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KEYSER, W.Va. — The Mineral County Commission voted to abandon plans to merge the Frankfort and Fountain public service districts Tuesday evening, following a hearing that showed strong community opposition.

About 30 residents attended the public hearing, and no one spoke in favor of the proposal. The merger process for the two districts, which provide water and sewer services for nearly 3,800 households combined, began when the commission voted unanimously to do so during a June 22 meeting.

The commission hired former county coordinator Mike Bland to work as a consultant on the merger process. Commission President Richard “Doc” Lechliter said Bland was “unbiased” and familiar with the issues at hand, and therefore a good choice.

Bland said that while “at this time, they don’t need a rate increase” for either public service district to operate as needed, a future hike for both districts is likely to be necessary “with or without the merger.”

The merger would have led to a 7.6% rate hike for Frankfort customers and nearly 10% for those served by Fountain, Bland said. Those increases would amount to about $3 and $6, respectively, he said.

While they had originally approached Commissioner Jerry Whisner about the possibility of the merger, the members of the Fountain district’s board penned a July 16 letter to the commission against its enactment that PSD secretary Fred LeMasters read for the record during the hearing.

Since it began operating more than 30 years ago, LeMasters said, the Fountain PSD has grown from serving 170 customers to almost 800 between residents in Fountain and Burlington. They consistently achieve higher water potability rankings than average for small utilities, he said, “and has a reputation for being one of the best, if not the best small water system in West Virginia.”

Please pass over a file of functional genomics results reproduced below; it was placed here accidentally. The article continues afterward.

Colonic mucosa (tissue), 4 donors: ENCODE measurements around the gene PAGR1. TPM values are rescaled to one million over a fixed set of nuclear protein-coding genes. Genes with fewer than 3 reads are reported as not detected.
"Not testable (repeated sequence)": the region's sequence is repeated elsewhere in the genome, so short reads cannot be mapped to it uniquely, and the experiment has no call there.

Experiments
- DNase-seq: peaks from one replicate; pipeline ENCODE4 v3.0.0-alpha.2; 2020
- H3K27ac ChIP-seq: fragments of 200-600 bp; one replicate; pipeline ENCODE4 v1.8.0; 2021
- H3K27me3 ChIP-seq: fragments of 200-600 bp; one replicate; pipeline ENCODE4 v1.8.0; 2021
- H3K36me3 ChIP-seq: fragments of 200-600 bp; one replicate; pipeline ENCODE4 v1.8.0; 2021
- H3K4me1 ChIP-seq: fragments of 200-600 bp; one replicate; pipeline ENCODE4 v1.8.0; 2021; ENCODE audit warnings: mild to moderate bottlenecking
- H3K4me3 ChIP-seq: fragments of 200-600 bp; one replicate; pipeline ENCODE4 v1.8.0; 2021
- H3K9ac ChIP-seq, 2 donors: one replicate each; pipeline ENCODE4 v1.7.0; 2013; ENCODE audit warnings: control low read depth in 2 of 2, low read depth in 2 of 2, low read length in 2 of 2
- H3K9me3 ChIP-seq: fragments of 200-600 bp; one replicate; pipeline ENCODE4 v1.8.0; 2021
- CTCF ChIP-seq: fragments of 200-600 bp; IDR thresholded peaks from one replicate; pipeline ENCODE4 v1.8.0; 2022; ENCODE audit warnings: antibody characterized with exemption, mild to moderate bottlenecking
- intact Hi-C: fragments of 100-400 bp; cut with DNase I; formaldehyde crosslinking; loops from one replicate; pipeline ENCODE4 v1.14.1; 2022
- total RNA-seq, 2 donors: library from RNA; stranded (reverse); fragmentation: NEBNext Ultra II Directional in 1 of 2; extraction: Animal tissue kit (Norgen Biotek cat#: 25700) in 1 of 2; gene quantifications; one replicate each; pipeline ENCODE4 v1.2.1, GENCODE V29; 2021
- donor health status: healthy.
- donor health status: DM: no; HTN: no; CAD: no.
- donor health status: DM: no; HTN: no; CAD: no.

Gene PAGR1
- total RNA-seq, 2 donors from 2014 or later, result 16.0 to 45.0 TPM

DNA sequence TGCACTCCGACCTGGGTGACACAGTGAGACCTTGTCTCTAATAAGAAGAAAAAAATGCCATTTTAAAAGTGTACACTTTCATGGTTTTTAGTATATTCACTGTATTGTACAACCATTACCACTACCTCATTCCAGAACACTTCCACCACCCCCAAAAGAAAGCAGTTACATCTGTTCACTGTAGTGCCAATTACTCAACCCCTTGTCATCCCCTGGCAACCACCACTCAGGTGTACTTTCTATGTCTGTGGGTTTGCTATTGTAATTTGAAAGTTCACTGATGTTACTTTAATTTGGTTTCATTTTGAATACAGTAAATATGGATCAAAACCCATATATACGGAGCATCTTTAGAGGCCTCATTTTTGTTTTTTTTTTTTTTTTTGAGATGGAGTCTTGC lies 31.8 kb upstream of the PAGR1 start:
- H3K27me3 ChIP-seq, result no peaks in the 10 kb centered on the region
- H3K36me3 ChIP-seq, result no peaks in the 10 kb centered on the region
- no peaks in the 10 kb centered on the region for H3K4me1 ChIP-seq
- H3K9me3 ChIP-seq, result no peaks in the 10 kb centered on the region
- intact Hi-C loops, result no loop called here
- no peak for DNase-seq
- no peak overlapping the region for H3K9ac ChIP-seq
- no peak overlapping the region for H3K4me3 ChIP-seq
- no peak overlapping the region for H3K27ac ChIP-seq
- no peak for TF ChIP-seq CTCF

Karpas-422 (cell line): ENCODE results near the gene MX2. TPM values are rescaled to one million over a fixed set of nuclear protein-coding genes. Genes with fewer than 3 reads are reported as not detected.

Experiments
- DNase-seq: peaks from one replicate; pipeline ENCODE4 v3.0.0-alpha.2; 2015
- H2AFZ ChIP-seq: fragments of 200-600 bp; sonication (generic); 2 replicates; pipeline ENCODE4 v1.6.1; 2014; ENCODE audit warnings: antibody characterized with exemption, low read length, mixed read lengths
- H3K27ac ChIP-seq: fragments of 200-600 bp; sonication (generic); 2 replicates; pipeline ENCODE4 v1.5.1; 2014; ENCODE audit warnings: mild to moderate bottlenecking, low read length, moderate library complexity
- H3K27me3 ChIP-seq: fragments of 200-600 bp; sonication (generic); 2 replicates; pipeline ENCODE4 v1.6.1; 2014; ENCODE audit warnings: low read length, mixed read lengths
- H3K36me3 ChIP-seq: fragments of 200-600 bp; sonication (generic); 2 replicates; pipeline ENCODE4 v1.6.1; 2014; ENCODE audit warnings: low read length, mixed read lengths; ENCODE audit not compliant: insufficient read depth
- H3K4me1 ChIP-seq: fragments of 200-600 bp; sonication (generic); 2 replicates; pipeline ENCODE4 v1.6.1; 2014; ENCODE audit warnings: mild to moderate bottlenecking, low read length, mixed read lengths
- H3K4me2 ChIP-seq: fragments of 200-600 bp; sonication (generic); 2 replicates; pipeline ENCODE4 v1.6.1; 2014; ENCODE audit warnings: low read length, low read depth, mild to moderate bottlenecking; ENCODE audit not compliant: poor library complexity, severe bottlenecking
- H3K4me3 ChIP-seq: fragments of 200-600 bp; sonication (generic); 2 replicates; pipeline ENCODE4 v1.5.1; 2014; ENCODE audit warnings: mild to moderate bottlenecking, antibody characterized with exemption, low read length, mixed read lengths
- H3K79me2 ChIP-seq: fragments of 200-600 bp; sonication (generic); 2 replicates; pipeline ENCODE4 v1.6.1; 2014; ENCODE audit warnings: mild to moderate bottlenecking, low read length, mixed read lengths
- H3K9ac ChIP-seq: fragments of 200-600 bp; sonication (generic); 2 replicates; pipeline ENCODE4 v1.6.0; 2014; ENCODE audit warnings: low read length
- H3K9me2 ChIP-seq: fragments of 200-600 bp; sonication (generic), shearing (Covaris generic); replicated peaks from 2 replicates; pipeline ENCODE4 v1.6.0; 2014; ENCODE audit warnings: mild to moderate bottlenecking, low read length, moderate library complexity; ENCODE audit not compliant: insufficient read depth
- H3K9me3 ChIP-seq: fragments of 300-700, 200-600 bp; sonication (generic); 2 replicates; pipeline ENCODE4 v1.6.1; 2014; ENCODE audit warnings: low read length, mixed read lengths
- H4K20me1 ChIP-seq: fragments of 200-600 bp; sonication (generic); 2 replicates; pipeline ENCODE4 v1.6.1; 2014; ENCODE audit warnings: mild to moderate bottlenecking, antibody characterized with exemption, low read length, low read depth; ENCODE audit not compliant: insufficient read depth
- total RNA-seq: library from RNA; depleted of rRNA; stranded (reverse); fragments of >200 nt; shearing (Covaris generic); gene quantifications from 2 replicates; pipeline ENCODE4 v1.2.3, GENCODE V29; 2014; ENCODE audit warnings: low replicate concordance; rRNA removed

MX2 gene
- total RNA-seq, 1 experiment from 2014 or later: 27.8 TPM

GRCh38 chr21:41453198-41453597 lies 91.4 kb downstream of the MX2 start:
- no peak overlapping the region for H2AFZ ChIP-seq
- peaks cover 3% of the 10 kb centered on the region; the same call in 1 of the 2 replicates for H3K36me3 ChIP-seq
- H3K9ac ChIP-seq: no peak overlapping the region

The merger, per the letter LeMasters read, would not help “but would rather be a hindrance and would have a negative impact on the operation of our facility.”

“In conclusion, we all feel that it would not be in the best interest of the communities we serve to proceed with the merging of the Fountain and Frankfort public service districts,” LeMasters read. “This is not the time to implement such radical changes that lack the support of the communities we all represent.”

Doug Brelsford of Frankfort PSD, which serves customers from Wiley Ford to Fort Ashby, said the board would honor and support whatever decision the Fountain utility favored.

“We respect the job that they do, and we are going to honor their request, and that’s the way we feel about it,” Brelsford said.

Whisner said the commission was “not pushing (the merger). It’s just that we thought this would be the best thing for the area.”

Whisner also noted that the merger could have been used to connect homes in the Parrill Hollow area to the public water supply.

“We as commissioners, we are your servants. If you don’t want the merger, we’re not going to push it down your throats,” Whisner said. “... In the long run, it would have been a better thing for the citizens. We’d be able to stand in areas that need water and need sewer that now maybe we might not be able to.”

Lindsay Renner-Wood is a reporter for the Cumberland Times-News, covering West Virginia and more. Follow her on Twitter @LindsayRenWood, email lrenner-wood@times-news.com or call 304-639-4403.

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Lindsay Renner-Wood is a reporter for the Cumberland Times-News, covering West Virginia and more. Follow her on Twitter @LindsayRenWood, email lrenner-wood@times-news.com or call 304-639-4403.